The owner of ball manufacturer Dukes says bowlers should have “no problem” producing swing in England this summer, despite the imminent ban on using saliva.
After recommendations from the International Cricket Council’s medical advisory committee it seems certain that a temporary restriction will be placed on players using the traditional method of spitting or licking their fingers to shine up the ball when the sport resumes.
Australia seamer Mitchell Starc has warned that children may not want to become bowlers if a lack of movement through the air made life for batsmen too easy, but Chris Woakes suggested last week the swing-friendly Dukes used by the England and Wales Cricket Board could be a saving grace for pacemen on these shores.
Now Dilip Jajodia, owner of the manufacturer, has offered his reassurance.
“Woakes is absolutely correct, I don’t see swing being a big problem in England,” Jajodia told the PA news agency.
“You have to have a balance between bat and ball otherwise the game is boring, we know that. But it’s not just the shiny surface or the rough side that causes swing, it’s the integrity of the ball.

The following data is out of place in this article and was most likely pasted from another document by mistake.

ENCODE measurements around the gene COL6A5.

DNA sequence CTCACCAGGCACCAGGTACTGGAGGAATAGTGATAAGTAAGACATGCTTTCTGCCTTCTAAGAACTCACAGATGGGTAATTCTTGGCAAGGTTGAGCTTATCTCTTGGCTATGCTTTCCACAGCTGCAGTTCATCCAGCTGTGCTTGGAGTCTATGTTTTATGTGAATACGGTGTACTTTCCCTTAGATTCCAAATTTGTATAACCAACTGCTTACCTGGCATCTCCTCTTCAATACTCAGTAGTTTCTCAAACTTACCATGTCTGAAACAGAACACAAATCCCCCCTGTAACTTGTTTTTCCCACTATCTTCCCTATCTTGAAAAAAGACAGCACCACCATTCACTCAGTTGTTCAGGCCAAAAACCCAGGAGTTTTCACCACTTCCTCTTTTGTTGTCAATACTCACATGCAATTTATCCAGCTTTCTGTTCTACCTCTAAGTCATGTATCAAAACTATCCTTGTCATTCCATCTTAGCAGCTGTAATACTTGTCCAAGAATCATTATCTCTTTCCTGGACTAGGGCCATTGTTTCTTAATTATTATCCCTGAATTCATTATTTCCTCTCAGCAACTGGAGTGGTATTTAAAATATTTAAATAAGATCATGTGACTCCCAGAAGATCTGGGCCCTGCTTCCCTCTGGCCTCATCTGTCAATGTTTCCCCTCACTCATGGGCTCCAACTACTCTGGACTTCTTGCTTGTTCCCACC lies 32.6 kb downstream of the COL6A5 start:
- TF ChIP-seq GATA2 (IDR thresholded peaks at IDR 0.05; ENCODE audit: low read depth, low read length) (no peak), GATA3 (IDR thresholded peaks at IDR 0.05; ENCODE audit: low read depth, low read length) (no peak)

“You don’t have to worry because with a ball constructed like ours you’ve got a good shape, a strong seam that acts as a rudder through the air and, because it is hand-stitched, it stays harder for longer.
“They are not banning the use of sweat so you run your hand over your forehead and, with the nature of the leather, a rigorous polish should get the grease moving enough to give a good shine.”
Australian manufacturers Kookaburra have developed a wax applicator in an attempt to offer a short-term boost to bowlers but Jajodia had a simple word of advice for any seamers looking for extra help.
“These days the kits are polyester but when you want to materials to work for each other they both need to be natural, like the leather of the ball. Think of the great Malcolm Marshall or Angus Fraser, they always had a cotton towel tucked in to their trousers.
“This summer more than any other that is what people should be using.”
The sporting shutdown came at a dreadful time for what is essentially a seasonal trade, but Jajodia remains confident that a business which dates back to the 18th century is ready to ride this difficult period.
“If next year they still aren’t allowing amateur sport then we really would be up the Khyber Pass. There would have to be a subsidy from somewhere otherwise we won’t be around anymore,” he said.
“But we have a strong balance sheet, no borrowings and with our reputation I’m confident we will not need to resort to any outside assistance.”